Policy propagation and enforcement
Automation aids in the propagation and enforcement of governance policies, ensuring consistency across the organization.
For instance, you can set up automated scripts that leverage metadata to identify similar data assets and apply the relevant policies automatically.
This eliminates the need for manual monitoring and enforcement, thus enhancing efficiency.
When all actions are logged automatically, a comprehensive audit trail is the result. This aids in ISO compliance and accountability.
For instance, you can identify the critical events and activities that should be tracked in an audit trail. This can include data access requests, modifications, system changes, user authentication, and more. You can set up an automation that automatically tracks these changes at set intervals.
Is shared and collaborative
Shared and collaborative practices are pivotal in modern data governance. Gartner recognizes these as key pillars of a successful governance program, reinforcing the notion that data governance thrives on inclusivity.
It’s about people and interactions.
Shared responsibility for data stewardship fosters a culture where every individual within the organization contributes to maintaining the integrity and value of data. This inclusivity ensures consistency, accountability, and transparency in data management.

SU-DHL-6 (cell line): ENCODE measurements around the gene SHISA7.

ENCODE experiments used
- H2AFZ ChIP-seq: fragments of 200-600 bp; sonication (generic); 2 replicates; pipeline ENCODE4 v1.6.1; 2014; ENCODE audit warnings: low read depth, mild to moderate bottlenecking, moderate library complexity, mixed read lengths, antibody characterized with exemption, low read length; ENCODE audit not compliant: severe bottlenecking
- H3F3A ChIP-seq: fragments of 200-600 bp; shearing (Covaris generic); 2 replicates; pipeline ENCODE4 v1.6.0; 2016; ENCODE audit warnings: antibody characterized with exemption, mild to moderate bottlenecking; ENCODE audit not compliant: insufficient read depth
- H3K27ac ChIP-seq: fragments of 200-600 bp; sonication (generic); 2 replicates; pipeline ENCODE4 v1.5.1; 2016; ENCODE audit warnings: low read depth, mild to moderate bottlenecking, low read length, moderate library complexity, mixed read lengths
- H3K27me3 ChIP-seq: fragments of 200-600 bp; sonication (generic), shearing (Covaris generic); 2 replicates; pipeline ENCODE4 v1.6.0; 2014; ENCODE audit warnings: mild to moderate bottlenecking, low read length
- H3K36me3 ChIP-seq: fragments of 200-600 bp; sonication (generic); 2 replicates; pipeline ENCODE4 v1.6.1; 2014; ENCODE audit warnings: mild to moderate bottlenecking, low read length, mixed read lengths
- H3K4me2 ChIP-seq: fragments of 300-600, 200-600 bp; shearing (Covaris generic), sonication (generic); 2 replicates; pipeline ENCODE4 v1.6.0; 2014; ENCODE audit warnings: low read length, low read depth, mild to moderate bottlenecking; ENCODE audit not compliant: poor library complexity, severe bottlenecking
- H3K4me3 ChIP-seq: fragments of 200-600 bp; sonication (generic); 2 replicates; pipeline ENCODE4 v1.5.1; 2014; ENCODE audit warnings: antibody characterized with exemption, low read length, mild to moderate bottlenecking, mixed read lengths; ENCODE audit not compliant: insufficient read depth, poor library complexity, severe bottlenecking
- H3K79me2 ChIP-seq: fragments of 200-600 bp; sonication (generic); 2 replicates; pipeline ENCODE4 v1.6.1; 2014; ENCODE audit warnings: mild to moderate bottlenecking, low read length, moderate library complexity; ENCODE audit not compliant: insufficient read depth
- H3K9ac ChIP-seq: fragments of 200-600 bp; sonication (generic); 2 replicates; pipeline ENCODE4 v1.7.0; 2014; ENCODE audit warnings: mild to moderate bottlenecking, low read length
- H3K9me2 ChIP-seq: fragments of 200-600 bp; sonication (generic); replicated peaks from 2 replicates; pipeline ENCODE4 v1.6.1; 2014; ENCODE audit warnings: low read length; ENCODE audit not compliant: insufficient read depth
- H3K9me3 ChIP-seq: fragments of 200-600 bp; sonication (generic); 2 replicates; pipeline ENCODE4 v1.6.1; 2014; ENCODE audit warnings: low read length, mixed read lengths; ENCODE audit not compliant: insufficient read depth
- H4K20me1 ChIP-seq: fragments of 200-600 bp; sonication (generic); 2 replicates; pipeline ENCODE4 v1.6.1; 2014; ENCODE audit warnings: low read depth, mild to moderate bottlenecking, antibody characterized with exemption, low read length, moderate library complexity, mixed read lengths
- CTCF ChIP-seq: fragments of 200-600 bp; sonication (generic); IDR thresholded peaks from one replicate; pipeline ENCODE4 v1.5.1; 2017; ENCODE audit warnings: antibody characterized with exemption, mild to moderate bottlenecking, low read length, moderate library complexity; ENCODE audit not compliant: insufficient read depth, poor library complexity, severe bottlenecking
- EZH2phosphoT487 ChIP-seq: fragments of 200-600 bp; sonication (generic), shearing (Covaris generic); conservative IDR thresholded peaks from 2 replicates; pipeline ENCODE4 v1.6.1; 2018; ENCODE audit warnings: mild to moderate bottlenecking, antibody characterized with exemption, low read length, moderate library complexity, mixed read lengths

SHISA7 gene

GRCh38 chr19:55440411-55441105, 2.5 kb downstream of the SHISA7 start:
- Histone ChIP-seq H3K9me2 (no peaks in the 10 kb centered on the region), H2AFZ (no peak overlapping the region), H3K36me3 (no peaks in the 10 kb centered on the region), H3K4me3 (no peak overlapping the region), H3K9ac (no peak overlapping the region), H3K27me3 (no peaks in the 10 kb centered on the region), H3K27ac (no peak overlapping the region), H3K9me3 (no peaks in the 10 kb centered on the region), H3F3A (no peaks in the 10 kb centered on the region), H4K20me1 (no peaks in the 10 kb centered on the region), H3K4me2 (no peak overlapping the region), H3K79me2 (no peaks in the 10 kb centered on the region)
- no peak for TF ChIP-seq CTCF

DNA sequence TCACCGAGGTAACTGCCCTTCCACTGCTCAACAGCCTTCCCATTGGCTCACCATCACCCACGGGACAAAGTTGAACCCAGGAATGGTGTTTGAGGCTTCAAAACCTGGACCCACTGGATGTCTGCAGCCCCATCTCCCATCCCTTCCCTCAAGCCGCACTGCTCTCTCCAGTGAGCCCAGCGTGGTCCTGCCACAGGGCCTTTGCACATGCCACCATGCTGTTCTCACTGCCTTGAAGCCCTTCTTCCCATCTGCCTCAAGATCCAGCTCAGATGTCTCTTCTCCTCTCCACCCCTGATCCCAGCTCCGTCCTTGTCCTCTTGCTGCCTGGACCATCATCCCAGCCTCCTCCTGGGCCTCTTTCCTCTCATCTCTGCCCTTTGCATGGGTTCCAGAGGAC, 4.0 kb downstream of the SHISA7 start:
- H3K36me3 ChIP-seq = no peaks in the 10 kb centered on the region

Collaboration, furthermore, paves the way for more accurate decision-making. By involving diverse perspectives, organizations can understand and interpret data more effectively, capturing nuances that may be missed in a siloed approach.
Moreover, a shared and collaborative approach helps eliminate data silos, a common challenge in today’s data-rich environments.
Navigating the intricate world of modern data governance is a daunting task, but an immensely rewarding one. Effective governance fuels trustworthy data democratization, drives open access to high-quality, governed data, and encourages responsible usage.
Modern data governance: Related reads
- What is Data Governance? Its Importance, Principles & How to Get Started?
- Data Governance in Manufacturing: Steps, Challenges, and Practical Examples
- Data Governance in Retail: Best Practices, Challenges, and Viable Solutions
- Data Governance in Insurance: Why is it Important and How it Drives Positive Business Outcomes
- Key Objectives of Data Governance: How Should You Think About Them?
- Data Governance Framework — Examples, Templates, Standards, Best Practices & How to Create One?
- Data Governance and Compliance: Act of Checks & Balances
- How to implement data governance? Steps, Prerequisites, Essential Factors & Business Case
- How to Improve Data Governance? Steps, Tips & Template
- 7 Steps to Simplify Data Governance for Your Entire Organization